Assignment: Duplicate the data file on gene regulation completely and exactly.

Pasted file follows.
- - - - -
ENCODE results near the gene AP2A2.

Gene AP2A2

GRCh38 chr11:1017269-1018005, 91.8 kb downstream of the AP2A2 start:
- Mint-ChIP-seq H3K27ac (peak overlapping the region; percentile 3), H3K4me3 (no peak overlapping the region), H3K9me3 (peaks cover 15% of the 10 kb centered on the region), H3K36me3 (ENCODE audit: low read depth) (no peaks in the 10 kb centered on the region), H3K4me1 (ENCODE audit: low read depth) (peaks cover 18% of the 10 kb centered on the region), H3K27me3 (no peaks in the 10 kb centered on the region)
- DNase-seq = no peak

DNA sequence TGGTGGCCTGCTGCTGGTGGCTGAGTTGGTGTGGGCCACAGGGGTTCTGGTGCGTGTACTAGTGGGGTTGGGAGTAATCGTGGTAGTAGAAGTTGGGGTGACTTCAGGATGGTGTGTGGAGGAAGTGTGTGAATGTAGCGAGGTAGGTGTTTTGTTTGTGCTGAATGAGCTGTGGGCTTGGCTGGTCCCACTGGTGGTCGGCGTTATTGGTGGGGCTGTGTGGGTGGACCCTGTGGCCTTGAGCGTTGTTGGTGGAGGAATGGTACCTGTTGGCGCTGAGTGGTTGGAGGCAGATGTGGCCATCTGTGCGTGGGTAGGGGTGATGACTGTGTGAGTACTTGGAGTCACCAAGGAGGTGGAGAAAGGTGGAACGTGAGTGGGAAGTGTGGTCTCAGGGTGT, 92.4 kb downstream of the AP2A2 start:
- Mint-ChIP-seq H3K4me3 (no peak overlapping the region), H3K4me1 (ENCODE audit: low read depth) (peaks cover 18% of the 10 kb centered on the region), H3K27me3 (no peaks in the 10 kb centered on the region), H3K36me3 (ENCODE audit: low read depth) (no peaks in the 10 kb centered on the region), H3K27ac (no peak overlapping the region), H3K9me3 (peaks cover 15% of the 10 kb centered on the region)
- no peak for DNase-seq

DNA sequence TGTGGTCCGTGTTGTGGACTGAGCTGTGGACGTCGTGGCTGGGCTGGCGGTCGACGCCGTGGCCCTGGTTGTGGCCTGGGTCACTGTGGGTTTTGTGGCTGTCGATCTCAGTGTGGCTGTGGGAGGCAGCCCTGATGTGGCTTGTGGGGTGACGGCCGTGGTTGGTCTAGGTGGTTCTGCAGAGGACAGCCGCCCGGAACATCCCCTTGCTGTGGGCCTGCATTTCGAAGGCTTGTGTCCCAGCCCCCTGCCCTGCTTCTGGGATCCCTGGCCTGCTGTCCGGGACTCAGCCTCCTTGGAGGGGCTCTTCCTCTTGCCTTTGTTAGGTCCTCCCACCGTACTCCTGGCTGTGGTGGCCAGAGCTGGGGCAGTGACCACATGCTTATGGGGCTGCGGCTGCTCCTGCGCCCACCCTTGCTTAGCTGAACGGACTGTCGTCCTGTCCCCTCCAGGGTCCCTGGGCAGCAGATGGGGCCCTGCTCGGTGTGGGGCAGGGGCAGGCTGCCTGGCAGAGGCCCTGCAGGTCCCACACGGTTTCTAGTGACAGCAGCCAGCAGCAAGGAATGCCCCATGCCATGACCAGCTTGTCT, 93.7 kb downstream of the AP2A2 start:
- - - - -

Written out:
ENCODE results near the gene AP2A2.

Gene AP2A2

GRCh38 chr11:1017269-1018005, 91.8 kb downstream of the AP2A2 start:
- Mint-ChIP-seq H3K27ac (peak overlapping the region; percentile 3), H3K4me3 (no peak overlapping the region), H3K9me3 (peaks cover 15% of the 10 kb centered on the region), H3K36me3 (ENCODE audit: low read depth) (no peaks in the 10 kb centered on the region), H3K4me1 (ENCODE audit: low read depth) (peaks cover 18% of the 10 kb centered on the region), H3K27me3 (no peaks in the 10 kb centered on the region)
- DNase-seq = no peak

DNA sequence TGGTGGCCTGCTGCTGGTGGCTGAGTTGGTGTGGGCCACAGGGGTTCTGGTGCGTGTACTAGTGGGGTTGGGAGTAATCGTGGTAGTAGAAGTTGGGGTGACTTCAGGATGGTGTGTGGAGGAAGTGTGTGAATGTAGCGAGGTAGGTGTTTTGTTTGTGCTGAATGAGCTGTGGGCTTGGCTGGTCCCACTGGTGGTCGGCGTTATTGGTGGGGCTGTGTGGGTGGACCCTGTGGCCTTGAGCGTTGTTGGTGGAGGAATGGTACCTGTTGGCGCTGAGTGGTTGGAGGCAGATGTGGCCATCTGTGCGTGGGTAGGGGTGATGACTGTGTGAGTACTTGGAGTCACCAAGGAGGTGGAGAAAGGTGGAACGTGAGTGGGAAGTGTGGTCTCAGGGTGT, 92.4 kb downstream of the AP2A2 start:
- Mint-ChIP-seq H3K4me3 (no peak overlapping the region), H3K4me1 (ENCODE audit: low read depth) (peaks cover 18% of the 10 kb centered on the region), H3K27me3 (no peaks in the 10 kb centered on the region), H3K36me3 (ENCODE audit: low read depth) (no peaks in the 10 kb centered on the region), H3K27ac (no peak overlapping the region), H3K9me3 (peaks cover 15% of the 10 kb centered on the region)
- no peak for DNase-seq

DNA sequence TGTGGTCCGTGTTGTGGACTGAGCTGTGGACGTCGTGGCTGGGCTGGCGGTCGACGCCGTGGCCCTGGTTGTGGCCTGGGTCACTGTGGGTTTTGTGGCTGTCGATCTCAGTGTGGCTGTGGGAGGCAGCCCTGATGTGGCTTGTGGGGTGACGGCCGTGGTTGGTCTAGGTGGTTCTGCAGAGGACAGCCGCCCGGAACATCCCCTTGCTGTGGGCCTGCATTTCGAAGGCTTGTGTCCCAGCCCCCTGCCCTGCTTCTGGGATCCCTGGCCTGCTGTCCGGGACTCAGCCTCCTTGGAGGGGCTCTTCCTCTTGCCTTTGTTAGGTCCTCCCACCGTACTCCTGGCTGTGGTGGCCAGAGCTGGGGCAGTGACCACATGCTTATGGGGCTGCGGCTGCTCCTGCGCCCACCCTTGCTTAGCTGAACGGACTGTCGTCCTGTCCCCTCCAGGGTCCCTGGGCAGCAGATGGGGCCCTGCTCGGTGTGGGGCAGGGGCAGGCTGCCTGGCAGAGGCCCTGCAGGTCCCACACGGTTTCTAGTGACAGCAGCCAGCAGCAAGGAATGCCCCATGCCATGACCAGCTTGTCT, 93.7 kb downstream of the AP2A2 start: